Jump to content


  • Content Count

  • Joined

  • Last visited

Community Reputation

2,327 Excellent

Recent Profile Visitors

1,596 profile views
  1. I tend to ignore the orientation of the teacher because, I agree, it is really hard to follow - So I have to go back to all the schoolbook training of croisé, effacé etc ('the 8 positions'), and set it to myself as a mental exercise to work it out (have to think fast to get it). Ballet choreography in the centre is usually pretty logical - one foot after the other - and I'm really impressed by the ways that various teachers are creating centre exercises which move through lots of stuff, but are doable in small spaces.
  2. Seems to me, it's pretty clear from this thread that neither version of arch "enhancer" has a place in ballet! Apart from anything else, I'd be worried that the "chicken fillet" version of enhancer would slip or otherwise indicate its presence. On the 19th century stage, it was not unheard of for male performers to pad the calves of their tights, and for women to pad their thighs and buttocks, but tights then were knitted cotton or wool, so much more solid anyway. And more performers, not just dancers, wore tights - men especially, in tragic roles.
  3. One of my Zoom teachers is being really careful with teaching us the 8 directions. It's great! It's stuff I learnt doing Cecchetti graded work, but it doesn't often get taught in open drop-in classes even at a basic level. But if you know croise devant or efface devant etc etc, and if you're secure about turning en dedans or en dehors, then it really helps. So we're learning this stuff through drills & by rote. Two of my Zoom teachers say that one of the advantages of Zoom is that we have to learn the choreography - we don't have people around us to subconsciously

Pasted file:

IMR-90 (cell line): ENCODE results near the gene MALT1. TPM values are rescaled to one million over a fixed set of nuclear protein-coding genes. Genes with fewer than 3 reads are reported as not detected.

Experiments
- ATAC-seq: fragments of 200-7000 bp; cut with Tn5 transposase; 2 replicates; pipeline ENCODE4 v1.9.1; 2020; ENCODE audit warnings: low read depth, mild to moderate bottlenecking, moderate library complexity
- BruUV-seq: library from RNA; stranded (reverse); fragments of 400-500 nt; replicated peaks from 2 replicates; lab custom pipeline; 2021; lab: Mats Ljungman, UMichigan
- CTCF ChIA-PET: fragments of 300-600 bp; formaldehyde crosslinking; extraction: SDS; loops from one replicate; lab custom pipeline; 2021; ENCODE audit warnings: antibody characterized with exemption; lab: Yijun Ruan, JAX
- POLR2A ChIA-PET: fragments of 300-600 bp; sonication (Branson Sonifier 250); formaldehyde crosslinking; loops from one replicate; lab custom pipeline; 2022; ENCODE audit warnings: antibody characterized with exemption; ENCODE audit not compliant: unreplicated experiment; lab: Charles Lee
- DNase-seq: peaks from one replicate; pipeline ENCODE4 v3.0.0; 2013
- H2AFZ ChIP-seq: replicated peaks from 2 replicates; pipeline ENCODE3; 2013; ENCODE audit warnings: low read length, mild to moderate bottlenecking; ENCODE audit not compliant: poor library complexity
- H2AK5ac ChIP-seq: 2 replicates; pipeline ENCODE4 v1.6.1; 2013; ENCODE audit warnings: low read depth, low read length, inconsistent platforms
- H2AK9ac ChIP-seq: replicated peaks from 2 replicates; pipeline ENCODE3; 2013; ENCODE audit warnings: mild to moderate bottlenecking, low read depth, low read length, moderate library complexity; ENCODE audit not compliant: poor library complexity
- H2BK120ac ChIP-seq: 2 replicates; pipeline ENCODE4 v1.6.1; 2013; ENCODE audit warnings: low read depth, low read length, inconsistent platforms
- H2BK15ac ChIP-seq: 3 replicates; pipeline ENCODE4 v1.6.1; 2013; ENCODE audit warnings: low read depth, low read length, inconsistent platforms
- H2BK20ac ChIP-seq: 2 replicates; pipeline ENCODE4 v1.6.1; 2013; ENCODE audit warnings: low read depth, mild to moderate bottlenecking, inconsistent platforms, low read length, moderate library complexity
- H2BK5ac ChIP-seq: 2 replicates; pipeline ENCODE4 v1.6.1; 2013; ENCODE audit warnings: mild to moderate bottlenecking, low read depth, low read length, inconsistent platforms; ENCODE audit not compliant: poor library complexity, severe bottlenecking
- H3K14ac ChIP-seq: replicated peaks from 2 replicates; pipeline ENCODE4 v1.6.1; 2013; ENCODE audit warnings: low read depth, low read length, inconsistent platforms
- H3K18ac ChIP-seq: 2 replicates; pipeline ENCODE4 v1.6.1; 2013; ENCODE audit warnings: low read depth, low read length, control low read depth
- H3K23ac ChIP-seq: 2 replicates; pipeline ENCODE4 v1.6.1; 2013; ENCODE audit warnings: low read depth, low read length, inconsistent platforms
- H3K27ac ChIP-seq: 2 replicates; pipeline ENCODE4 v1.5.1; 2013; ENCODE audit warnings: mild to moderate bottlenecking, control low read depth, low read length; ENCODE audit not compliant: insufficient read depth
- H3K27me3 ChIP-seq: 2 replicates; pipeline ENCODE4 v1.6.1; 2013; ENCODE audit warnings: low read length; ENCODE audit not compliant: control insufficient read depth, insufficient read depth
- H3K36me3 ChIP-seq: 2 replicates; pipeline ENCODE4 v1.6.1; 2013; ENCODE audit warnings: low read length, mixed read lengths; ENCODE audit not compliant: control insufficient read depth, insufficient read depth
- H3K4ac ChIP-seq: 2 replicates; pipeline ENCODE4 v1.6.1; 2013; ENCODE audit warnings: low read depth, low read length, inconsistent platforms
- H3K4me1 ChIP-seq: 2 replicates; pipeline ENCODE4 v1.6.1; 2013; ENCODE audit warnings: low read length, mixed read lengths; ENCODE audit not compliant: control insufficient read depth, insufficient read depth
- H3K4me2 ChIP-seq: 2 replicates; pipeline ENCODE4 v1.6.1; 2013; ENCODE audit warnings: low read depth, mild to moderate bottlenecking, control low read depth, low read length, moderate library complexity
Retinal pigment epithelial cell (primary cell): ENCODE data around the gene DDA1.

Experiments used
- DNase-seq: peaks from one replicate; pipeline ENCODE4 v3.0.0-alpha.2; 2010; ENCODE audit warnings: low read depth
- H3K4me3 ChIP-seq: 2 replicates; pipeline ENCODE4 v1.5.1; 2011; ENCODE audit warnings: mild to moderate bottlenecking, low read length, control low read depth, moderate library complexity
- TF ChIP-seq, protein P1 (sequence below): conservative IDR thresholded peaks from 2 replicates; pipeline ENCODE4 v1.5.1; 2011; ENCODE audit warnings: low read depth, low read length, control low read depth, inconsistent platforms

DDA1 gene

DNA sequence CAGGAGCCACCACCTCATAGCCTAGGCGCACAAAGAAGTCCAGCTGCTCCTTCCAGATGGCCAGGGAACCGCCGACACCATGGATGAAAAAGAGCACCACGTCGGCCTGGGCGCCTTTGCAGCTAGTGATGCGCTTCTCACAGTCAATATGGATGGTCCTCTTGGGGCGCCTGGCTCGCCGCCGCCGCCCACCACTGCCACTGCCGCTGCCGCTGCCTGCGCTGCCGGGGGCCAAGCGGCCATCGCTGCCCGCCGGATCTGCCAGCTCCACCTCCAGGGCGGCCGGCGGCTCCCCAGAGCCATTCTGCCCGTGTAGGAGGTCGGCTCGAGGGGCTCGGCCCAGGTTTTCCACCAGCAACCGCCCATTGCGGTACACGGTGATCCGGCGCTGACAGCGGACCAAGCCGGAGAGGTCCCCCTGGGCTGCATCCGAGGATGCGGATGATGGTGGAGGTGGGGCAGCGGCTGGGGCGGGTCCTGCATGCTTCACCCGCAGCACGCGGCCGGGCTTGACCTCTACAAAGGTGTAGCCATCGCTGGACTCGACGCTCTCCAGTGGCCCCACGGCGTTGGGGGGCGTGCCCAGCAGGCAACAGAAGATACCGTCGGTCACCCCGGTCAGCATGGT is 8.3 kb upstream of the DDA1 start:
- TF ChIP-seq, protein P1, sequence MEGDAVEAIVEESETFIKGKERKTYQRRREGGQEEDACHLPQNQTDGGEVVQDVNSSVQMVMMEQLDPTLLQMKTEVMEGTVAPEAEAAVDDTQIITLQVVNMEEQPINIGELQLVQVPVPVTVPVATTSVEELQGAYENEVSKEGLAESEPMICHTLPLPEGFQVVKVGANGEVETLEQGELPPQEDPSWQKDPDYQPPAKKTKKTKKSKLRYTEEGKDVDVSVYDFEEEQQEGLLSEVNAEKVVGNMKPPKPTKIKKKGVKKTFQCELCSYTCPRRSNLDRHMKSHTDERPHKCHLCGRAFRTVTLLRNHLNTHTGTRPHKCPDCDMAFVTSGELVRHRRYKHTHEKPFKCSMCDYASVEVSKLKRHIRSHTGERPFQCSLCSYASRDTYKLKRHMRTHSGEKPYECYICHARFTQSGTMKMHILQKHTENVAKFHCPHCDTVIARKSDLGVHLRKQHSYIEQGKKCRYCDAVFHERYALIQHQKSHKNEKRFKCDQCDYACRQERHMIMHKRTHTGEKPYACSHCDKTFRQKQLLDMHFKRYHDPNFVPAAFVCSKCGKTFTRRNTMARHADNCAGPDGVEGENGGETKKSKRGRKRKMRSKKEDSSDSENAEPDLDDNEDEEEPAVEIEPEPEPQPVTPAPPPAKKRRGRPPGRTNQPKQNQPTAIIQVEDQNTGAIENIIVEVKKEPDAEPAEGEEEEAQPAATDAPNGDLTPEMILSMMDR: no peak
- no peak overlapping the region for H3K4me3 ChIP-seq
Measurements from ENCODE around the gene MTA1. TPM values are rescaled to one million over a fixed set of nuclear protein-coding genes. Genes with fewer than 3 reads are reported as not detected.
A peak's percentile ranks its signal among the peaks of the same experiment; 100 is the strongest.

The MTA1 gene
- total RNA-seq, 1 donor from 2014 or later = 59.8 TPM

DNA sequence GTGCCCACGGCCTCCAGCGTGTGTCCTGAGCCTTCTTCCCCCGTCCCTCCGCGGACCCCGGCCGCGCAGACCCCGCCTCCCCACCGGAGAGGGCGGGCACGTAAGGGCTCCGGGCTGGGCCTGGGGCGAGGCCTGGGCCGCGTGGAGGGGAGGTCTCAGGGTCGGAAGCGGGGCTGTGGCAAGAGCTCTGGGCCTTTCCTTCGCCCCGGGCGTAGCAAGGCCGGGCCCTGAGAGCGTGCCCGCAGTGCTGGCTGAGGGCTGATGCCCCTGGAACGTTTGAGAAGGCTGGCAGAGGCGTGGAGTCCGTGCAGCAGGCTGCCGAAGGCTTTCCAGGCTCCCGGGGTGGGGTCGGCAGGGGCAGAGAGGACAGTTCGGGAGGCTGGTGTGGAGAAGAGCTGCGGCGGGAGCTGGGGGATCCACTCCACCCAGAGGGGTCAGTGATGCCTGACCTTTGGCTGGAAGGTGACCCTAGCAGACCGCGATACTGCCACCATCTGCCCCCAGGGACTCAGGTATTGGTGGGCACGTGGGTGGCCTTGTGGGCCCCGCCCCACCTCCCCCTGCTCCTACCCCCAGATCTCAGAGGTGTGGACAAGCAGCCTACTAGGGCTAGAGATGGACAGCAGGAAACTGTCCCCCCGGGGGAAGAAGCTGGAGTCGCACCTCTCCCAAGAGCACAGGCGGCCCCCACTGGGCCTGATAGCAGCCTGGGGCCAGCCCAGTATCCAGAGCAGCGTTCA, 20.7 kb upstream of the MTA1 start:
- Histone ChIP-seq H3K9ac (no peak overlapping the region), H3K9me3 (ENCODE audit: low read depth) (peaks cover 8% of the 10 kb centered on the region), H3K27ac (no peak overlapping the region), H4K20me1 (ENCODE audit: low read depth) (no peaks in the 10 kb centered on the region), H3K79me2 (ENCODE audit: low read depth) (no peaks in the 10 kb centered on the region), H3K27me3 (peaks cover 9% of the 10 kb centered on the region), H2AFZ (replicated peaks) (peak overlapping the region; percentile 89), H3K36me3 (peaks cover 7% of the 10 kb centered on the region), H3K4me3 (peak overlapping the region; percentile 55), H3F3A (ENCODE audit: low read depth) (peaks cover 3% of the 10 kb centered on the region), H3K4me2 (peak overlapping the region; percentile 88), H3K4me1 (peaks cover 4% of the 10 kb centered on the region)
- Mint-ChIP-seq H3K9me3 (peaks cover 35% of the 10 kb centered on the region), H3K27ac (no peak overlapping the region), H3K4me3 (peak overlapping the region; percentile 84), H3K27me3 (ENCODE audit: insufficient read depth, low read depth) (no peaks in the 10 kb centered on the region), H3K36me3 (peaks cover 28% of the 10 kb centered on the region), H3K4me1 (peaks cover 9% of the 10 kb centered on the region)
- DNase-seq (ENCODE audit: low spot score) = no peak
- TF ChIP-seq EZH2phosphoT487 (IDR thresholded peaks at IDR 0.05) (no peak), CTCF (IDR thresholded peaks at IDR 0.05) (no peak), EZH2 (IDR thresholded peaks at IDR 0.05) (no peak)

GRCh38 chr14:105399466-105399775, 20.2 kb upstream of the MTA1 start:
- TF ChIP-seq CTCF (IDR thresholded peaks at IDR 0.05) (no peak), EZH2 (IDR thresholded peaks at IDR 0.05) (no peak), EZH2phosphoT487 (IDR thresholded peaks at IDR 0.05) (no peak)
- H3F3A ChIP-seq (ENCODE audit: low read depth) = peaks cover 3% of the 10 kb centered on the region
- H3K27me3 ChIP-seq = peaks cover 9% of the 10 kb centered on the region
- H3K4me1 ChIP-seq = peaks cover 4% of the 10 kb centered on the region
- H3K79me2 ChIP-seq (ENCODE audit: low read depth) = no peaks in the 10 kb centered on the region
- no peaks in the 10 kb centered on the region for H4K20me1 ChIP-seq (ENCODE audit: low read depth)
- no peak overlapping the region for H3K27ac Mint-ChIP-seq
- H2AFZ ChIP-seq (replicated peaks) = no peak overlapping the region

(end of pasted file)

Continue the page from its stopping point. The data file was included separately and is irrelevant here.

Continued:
4. It's not either/or. Good friend of mine - a Southerner through & through - is an avid follower of non-League football, and nuts about opera. Although he's a stupid fool about ballet ...
  5. Travelling Ballerina, thanks for your thoughtful postings. I am trying to find silver linings in the current mess here in the UK (other countries do seem to have managed better ...) and one of the silver linings is that I now do ballet class every day of the week, bar one (I do floor barre that day which is v relaxing). I am learning from teachers I am familiar with, and at various levels of advancement. I am learning - I know I've improved since March. A few gaps - petit or grande allegro has virtually disappeared, and I've given up bothering about multiple turns - g
  6. Not syllabus classes, but for Intermediate level (open studio level descriptors): I've been Christina Mittelmaier's Zoom classes throughout lockdown. She offers a Beginners/Improvers on Mondays (not for complete beginners - more like a New York Advanced Beginners level), an Intermediate class Friday mornings, and now an Intermediate/Advanced on Sundays. Ms Mittelmaier is a wonderful kind and nurturing teacher. And she has watching & correcting us on Zoom down to a fine art. You could also look at Steps on Broadway - I do Noriko Hara's Intermediate level classes (when the 5